SM: Yeah, we’re very lucky. Things do keep changing, but every day we open the door, and there are people here that are amazing and refreshing and exciting, with that dream and that hope and the talent to back it up. Another thing about Don’t Tell Mama– and I hope that this is always the case– is that it’s popularly priced. For instance, there’s no cover at our piano bar every night from nine until four in the morning. Two drink minimum. Where else through the years could you have seen an endless stream of people like Liza Minnelli, Rosie O’Donnell, Lea DeLaria, Marilyn Maye… I can’t guarantee a celebrity sighting every night. (Laughs) They just show up. When James Corden hosted the Tony Awards for the first time, he came to Don’t Tell Mama and got up and sang. It was the front page of the Sunday Arts section. They did a big story on him and how he was hosting the Tonys. The first line was. “When James Corden gets up to sing at Don’t Tell Mama…”, because the crew came and they photographed them in the piano bar. I mean, what are the odds that you’d see somebody like that? Many people have just come in on a lark, jumped up, and SANG! I guess it’s the equivalent through the years of those comedy clubs where Jerry Seinfeld or Robin Williams would just pop over on an evening of new talent, and get up and wow the audience. It’s just that sort of equation. I often describe it as a cross between a German beer hall, Irish pub, and New Year’s Eve every night of the week. It’s a blast. And that’s why when people were in town on conventions, every year they come back and back– because it’s just fun and the price is right!
JR: Yes, it sure is! Now, I know that you’re a multidimensional entertainer. You sing, you tell stories, you do some comedy. Sometimes it’s a combination of all three. I have to ask: As a performer, especially as we’re on the verge of 2020, is there any material that you would consider “off limits”? For example, some performers don’t talk about politics, some don’t talk about religion, some don’t talk about sex– or if they do, there might be some naughty double entendres, but they don’t get R-rated. Is there anything that you consider “off limits” as a performer?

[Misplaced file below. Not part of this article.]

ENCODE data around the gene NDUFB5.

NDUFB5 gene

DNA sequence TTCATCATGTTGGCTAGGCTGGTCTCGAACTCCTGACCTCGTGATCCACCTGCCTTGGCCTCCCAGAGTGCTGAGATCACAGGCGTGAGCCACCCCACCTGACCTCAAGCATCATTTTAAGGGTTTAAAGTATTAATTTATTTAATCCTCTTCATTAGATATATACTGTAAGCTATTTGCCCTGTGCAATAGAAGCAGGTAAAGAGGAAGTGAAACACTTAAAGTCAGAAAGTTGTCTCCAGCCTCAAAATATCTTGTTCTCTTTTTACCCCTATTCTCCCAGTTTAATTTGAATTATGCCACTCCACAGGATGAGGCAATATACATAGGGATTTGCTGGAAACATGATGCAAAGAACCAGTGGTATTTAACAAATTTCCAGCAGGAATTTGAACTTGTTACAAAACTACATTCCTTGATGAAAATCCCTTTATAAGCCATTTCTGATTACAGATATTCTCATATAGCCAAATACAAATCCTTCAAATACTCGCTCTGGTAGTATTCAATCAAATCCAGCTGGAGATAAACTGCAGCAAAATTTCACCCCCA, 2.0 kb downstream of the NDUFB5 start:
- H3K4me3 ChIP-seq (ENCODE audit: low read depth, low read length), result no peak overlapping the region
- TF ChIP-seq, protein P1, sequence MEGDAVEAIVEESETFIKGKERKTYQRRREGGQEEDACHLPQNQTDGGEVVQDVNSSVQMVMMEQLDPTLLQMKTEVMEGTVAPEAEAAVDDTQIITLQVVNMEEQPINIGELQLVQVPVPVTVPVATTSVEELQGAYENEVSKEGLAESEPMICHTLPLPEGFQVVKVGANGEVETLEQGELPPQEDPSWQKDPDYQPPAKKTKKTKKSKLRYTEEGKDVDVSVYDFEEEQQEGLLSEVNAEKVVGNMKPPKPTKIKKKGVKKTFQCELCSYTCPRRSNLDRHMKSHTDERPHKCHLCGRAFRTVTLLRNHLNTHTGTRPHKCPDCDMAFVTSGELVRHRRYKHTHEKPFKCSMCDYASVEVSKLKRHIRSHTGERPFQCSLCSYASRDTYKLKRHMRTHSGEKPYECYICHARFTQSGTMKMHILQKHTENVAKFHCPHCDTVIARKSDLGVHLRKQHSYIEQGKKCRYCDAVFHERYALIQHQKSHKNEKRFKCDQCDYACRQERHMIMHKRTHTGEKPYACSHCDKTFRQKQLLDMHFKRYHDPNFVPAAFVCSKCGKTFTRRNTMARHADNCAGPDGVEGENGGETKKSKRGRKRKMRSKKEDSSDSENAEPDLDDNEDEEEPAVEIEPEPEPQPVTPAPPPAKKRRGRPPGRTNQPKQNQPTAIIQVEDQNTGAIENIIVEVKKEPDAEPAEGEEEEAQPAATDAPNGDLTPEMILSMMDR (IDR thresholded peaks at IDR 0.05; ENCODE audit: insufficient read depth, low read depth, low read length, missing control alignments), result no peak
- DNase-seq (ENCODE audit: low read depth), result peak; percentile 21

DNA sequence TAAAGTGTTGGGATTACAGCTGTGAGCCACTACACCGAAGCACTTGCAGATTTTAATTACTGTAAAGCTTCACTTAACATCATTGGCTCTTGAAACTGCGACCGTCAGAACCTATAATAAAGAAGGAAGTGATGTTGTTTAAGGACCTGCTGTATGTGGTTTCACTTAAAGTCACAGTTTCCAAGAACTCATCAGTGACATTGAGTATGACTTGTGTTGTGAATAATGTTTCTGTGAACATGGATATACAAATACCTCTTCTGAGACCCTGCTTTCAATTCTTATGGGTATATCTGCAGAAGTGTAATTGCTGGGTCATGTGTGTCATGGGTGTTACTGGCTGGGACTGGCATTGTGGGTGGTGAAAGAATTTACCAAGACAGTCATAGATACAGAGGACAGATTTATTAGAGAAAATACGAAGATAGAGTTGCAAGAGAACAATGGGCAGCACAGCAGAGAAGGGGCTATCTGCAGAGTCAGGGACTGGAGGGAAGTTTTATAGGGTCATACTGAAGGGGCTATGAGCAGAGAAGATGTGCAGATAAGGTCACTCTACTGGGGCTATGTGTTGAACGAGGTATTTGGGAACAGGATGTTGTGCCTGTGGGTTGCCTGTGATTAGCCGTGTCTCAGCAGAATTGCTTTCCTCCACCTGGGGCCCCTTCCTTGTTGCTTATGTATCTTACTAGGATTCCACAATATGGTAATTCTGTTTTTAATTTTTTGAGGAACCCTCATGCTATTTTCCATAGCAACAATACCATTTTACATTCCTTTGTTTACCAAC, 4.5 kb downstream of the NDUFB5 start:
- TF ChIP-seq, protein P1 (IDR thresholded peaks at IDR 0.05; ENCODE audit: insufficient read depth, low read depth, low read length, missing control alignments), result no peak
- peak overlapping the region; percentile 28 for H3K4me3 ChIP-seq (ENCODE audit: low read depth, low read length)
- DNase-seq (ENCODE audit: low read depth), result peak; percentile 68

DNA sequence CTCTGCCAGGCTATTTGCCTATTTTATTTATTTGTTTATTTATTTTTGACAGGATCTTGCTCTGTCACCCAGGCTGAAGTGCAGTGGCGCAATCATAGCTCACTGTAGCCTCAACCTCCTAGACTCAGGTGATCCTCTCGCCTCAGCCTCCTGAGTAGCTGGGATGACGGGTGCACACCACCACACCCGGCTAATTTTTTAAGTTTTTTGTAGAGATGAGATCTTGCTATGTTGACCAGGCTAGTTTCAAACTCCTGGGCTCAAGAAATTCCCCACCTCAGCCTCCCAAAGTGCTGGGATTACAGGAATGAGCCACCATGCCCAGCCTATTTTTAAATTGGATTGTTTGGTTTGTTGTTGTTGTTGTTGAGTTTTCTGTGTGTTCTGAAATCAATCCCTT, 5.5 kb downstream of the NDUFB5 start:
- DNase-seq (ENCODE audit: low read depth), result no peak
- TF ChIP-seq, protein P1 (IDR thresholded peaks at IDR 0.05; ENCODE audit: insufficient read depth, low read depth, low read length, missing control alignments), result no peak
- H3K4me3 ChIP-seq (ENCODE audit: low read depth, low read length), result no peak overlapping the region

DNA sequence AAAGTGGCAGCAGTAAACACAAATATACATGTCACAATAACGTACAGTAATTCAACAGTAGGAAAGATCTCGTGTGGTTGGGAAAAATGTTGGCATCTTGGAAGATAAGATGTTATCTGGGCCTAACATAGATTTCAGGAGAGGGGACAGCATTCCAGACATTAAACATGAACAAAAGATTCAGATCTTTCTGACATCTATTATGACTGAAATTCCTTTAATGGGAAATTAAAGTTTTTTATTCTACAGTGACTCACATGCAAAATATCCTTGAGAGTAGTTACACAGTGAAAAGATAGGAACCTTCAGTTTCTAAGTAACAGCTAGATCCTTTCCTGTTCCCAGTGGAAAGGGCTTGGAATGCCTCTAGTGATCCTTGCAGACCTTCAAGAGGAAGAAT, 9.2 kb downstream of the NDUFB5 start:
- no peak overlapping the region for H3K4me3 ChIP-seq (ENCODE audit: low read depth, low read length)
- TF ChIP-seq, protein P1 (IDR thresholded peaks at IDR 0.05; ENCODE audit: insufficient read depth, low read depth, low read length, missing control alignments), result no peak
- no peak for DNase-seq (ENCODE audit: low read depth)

SM: Well, it’s very funny. I do mainly speak about myself. I think through the songs and the stories I tell, if anyone connected the dots, they would, they would make conclusions on some of those subjects you said. Everyone approaches it their own way, and that’s one of the many beauties of art: that freedom to do it YOUR way. But I’ve always thought of myself as a “one size fits all” entertainer. I don’t necessarily have an “agenda” that’s in anyone’s face, if you know what I mean. When I was performing early in my life and I would go see the celebrated men of the time– and you know, they would be at The Oak Room or somewhere– they’d be singing Maria: ♫ I’ve just met a girl named Maria…♫ and I’d be thinking, “Wait a minute: I think he just met a guy named Maurice!” Back then, if people wanted a career of any sort in major rooms or television or cruise ships, we didn’t have the luxury of being who we truly were. But that was never an option for me! Unlike Jeanne Crain in Pinky, I could never pass! It wasn’t necessarily that I was so courageous or brave, but I never sang songs or anything that was not who I truly was. You know what I mean? So, I have been always myself and who I am. Now I know, of course, there are many fabulous talents walking the earth today. I know that. I don’t just have both feet in the past. But I was so fortunate to see so many of the greatest stars of the 20th century live and in person. And I do know that we have videos, CD’s, recordings, and television that preserve those great artists of yesterday’s talent. Those are precious treasures. That’s truly the way I got to know most of them also. But I still believe that there is nothing that can replicate the in-person, live experience of seeing somebody in a cabaret nightclub, theater, or concert hall with no degree of separation. In my life, these people that I saw live– from Josephine Baker to Marlene Dietrich to Bing Crosby to Ethel Merman to Peggy Lee to Judy Garland and on and on… to me, their ability to entertain and their style is my sort of the beacon, because I love their ability to embrace an audience and to bring people together in music and happiness. They weren’t separating the crowd in any way. That’s what I like to do for those moments that people are with me.